North Koreans Withdraw From Nuclear Treaty

Times Staff Writers

North Korea defiantly declared today that it was immediately pulling out of the Nuclear Nonproliferation Treaty, the most important pact to stem the spread of nuclear weapons, in a bold escalation of its challenge to the United States and the international community.

The announcement came only hours after two North Korean diplomats flew to Santa Fe, N.M., presumably on orders from North Korean leader Kim Jong Il, to talk to New Mexico Gov. Bill Richardson, a former U.N. ambassador who has had dealings with North Korea for years.

It was unclear whether the North Korean decision, announced this morning in a detailed statement by the communist country's official news agency, KCNA, had been prepared before the regime's unorthodox involvement of Richardson in the crisis.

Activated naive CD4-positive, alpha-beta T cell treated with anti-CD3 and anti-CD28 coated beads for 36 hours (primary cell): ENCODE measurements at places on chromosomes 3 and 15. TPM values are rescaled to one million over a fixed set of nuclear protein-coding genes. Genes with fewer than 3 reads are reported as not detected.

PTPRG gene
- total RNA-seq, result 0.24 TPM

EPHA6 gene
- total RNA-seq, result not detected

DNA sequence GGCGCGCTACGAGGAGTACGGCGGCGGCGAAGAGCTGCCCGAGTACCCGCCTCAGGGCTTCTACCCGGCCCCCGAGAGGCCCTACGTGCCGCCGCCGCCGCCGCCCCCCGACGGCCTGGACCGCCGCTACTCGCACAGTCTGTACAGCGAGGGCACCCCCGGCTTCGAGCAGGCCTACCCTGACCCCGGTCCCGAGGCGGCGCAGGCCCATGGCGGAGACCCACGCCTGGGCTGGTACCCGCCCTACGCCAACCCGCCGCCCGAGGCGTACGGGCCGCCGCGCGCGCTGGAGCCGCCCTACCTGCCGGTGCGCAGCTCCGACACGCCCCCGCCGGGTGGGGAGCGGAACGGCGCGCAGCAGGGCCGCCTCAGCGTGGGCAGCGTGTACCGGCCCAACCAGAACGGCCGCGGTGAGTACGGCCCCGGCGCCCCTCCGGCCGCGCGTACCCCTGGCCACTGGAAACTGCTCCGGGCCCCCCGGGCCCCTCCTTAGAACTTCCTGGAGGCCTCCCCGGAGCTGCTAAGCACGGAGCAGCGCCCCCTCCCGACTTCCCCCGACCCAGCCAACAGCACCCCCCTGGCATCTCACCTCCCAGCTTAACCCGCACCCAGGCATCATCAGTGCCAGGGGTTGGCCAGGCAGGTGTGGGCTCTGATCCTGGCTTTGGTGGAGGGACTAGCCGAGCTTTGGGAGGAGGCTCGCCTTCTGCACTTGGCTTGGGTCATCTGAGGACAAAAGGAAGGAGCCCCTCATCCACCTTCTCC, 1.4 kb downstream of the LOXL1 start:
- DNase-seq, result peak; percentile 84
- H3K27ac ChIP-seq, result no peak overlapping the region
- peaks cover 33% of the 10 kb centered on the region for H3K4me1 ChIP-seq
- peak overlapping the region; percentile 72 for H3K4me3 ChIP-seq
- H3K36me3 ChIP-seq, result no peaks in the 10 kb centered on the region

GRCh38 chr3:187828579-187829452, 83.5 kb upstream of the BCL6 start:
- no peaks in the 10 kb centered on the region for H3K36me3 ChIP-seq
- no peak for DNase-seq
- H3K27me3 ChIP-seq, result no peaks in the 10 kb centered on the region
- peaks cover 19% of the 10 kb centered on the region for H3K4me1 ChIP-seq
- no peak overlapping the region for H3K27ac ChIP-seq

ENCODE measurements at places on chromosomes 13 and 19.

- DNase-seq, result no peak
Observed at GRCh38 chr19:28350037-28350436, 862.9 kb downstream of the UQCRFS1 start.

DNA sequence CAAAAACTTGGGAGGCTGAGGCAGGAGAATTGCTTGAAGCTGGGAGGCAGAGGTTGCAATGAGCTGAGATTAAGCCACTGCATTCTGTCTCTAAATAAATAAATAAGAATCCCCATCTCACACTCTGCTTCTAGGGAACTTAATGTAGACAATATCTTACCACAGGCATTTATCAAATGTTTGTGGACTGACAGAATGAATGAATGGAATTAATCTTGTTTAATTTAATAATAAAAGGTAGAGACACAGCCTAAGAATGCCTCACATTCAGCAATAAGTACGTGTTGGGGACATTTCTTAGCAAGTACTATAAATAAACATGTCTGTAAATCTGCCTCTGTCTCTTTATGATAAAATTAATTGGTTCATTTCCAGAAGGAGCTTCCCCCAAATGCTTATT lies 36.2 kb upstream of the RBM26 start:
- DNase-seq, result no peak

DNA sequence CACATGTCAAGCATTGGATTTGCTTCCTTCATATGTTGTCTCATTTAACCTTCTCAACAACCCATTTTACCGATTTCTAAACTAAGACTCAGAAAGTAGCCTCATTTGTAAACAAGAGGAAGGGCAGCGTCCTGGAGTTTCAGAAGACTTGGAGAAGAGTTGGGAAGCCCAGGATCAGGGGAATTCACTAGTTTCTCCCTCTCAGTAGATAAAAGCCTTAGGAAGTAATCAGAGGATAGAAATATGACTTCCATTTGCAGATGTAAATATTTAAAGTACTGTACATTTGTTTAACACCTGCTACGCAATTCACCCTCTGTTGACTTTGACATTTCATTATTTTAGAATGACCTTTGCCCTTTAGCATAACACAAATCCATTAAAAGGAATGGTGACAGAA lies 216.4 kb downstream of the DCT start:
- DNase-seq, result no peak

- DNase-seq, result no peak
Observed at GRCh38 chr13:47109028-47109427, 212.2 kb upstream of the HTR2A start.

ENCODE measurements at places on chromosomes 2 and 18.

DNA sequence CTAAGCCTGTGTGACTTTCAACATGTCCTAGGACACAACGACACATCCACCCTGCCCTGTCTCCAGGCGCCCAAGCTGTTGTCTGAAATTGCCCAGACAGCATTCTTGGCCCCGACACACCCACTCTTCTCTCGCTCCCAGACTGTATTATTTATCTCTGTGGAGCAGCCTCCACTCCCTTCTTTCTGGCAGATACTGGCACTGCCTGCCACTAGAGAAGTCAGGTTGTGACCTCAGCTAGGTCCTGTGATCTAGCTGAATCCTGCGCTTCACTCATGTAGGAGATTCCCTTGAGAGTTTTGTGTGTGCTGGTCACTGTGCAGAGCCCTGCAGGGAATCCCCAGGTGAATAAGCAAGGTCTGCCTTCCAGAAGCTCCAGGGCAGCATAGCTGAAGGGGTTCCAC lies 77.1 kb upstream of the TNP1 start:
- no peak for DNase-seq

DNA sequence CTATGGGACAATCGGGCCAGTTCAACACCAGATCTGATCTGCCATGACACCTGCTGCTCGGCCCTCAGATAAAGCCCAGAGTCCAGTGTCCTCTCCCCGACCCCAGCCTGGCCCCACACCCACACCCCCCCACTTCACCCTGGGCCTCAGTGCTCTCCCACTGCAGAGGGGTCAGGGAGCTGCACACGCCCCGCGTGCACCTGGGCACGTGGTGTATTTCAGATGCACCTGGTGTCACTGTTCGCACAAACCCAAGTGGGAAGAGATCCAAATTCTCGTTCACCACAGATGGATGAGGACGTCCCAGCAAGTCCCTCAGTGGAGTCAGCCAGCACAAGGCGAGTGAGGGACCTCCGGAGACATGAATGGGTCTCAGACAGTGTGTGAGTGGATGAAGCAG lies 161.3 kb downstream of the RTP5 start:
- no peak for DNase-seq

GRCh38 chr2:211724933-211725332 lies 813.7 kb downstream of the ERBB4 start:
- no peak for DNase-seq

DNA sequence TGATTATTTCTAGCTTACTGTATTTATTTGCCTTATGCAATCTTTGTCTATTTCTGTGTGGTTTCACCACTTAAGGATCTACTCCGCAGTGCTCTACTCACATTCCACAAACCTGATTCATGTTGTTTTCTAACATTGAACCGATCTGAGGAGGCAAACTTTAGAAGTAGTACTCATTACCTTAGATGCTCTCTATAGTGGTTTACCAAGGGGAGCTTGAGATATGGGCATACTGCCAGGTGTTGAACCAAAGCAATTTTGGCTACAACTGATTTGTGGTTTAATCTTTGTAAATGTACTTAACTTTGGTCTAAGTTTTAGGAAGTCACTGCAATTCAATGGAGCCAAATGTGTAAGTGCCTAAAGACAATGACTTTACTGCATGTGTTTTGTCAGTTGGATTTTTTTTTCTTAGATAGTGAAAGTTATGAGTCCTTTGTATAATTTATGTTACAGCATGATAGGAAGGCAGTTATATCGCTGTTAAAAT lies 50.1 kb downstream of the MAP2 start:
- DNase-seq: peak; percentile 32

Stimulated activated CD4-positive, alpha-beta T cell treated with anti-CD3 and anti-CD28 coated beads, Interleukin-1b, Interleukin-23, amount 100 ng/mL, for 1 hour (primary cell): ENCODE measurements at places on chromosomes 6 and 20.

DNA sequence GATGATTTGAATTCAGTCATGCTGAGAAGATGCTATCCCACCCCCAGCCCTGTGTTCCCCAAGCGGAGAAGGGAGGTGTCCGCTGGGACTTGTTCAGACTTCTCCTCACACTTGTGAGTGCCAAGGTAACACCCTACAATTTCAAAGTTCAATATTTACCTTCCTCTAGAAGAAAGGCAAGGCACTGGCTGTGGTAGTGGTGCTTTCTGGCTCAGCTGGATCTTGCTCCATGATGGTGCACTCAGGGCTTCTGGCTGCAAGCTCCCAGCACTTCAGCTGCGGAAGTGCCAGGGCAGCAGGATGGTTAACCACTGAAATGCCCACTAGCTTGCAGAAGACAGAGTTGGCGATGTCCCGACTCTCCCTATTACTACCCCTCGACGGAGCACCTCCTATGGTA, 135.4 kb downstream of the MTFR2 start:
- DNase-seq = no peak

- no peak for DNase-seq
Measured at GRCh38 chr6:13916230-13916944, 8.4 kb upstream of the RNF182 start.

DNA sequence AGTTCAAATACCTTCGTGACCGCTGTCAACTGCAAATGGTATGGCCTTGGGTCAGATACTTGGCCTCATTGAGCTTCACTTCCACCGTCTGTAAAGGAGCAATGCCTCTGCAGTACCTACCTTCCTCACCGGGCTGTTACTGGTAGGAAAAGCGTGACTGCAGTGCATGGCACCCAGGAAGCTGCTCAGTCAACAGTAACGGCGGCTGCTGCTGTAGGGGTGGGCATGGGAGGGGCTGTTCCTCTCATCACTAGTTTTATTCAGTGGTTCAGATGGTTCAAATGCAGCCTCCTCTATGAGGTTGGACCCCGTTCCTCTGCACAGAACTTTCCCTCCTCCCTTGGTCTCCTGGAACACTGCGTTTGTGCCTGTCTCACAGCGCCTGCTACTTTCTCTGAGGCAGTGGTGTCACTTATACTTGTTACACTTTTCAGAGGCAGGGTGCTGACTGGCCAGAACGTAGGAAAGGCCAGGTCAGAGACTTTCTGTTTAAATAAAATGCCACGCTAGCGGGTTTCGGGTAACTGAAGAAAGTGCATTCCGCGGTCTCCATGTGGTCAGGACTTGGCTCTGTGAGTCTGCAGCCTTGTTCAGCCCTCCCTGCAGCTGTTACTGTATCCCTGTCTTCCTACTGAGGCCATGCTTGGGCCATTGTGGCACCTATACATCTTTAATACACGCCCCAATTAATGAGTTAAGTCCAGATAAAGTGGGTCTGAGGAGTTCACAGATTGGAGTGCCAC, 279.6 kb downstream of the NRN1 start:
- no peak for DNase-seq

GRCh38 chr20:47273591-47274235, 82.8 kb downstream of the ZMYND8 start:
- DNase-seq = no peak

North Korea said its withdrawal from the treaty was a "legitimate self-defensive measure."

"The nonproliferation treaty is being used as a tool for implementing the hostile U.S. policy toward [North Korea] aimed to disarm it and destroy its system by force," KCNA said. The statement criticized the U.N. International Atomic Energy Agency -- which this week issued a resolution calling on North Korea to readmit arms inspectors -- as a tool of the United States that was trying to "encroach on our country's sovereignty and the dignity of the nation."